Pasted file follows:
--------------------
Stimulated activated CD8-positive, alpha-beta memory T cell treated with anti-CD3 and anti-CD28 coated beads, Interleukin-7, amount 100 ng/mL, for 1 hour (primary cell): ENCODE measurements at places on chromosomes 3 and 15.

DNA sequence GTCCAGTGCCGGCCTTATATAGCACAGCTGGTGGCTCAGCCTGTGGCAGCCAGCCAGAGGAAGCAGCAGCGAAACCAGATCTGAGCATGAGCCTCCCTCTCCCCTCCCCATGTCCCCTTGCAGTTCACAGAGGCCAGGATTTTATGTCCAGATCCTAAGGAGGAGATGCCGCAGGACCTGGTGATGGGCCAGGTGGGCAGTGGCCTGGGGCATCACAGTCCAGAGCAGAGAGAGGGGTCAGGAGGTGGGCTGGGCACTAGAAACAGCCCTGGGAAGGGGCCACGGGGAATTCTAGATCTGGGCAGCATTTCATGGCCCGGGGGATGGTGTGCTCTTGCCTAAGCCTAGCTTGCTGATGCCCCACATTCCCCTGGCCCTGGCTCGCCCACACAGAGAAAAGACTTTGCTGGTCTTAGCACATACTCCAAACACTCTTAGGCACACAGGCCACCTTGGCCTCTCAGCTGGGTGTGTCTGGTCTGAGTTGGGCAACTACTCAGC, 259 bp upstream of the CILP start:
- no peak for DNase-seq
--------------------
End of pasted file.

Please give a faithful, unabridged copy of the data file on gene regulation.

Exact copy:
Stimulated activated CD8-positive, alpha-beta memory T cell treated with anti-CD3 and anti-CD28 coated beads, Interleukin-7, amount 100 ng/mL, for 1 hour (primary cell): ENCODE measurements at places on chromosomes 3 and 15.

DNA sequence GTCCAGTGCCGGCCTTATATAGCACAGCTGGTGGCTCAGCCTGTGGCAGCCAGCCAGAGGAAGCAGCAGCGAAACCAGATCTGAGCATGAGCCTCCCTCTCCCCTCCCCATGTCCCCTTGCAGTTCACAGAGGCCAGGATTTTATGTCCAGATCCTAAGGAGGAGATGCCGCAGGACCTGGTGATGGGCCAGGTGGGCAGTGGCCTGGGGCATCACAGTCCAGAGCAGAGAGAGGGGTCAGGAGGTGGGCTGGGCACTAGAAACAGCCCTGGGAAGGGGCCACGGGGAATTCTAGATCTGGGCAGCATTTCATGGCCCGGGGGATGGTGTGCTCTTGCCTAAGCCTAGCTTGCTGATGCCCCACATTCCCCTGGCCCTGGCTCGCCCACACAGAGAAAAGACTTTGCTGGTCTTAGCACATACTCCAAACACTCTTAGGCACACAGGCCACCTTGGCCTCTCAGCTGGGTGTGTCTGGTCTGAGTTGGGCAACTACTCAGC, 259 bp upstream of the CILP start:
- no peak for DNase-seq